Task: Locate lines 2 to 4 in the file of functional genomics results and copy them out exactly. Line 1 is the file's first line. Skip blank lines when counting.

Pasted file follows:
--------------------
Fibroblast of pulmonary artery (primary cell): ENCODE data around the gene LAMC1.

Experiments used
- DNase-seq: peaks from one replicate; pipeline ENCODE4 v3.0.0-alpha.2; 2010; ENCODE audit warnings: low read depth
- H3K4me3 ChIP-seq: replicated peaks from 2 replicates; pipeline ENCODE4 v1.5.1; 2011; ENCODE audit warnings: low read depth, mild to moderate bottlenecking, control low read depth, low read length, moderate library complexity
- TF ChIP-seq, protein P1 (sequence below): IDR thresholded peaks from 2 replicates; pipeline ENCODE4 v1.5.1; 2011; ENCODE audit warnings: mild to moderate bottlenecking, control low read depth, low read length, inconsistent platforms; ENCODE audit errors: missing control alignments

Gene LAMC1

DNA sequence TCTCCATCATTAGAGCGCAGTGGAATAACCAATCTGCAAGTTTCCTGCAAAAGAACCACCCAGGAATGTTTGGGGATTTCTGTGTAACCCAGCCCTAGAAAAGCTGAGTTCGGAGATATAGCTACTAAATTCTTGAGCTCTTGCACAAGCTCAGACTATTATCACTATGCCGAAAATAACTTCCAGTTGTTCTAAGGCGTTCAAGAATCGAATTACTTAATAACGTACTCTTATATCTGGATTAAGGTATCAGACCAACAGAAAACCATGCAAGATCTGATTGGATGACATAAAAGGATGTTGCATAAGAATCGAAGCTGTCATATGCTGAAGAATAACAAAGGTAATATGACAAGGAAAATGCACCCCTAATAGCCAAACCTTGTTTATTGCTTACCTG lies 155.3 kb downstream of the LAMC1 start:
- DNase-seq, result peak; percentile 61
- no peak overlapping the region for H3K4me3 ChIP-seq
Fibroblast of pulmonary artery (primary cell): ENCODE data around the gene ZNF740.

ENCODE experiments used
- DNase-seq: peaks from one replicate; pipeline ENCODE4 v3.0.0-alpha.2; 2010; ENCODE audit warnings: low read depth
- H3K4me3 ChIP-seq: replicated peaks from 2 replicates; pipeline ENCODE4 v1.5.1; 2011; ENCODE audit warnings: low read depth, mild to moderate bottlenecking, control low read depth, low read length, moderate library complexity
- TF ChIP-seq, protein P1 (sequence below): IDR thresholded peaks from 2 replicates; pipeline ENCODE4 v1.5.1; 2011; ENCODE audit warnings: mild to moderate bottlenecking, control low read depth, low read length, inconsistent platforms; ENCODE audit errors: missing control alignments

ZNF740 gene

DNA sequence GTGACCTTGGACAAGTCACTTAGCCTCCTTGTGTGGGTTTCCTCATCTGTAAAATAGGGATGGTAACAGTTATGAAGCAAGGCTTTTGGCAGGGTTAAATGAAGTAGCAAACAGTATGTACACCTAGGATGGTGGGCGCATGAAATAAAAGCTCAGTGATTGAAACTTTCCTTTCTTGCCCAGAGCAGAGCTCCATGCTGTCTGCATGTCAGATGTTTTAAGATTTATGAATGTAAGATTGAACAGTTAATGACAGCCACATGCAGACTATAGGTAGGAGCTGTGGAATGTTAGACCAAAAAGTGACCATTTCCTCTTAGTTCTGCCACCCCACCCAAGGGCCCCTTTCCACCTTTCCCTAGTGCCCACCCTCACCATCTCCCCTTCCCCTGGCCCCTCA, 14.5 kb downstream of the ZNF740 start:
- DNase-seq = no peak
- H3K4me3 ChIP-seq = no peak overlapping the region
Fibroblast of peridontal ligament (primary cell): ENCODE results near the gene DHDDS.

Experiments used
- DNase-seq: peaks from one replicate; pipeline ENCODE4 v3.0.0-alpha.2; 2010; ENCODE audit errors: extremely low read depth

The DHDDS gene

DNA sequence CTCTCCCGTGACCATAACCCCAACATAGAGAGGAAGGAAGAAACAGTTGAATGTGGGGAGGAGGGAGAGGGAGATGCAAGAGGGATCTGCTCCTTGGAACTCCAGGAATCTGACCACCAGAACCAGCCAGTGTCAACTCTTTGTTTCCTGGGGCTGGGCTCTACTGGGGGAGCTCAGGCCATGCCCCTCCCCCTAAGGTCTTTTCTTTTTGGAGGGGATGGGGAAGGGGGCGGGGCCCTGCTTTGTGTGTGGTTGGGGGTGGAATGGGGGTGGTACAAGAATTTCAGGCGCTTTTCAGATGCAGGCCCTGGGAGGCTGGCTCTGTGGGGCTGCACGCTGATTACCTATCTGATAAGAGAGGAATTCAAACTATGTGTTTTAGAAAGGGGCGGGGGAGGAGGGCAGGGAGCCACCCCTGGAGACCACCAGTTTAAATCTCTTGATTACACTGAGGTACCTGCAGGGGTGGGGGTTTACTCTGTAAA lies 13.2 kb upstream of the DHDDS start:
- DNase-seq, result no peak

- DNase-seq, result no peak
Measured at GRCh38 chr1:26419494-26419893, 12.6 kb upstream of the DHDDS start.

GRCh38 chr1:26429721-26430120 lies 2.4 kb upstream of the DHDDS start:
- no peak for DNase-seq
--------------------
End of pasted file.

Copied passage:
Experiments used
- DNase-seq: peaks from one replicate; pipeline ENCODE4 v3.0.0-alpha.2; 2010; ENCODE audit warnings: low read depth
- H3K4me3 ChIP-seq: replicated peaks from 2 replicates; pipeline ENCODE4 v1.5.1; 2011; ENCODE audit warnings: low read depth, mild to moderate bottlenecking, control low read depth, low read length, moderate library complexity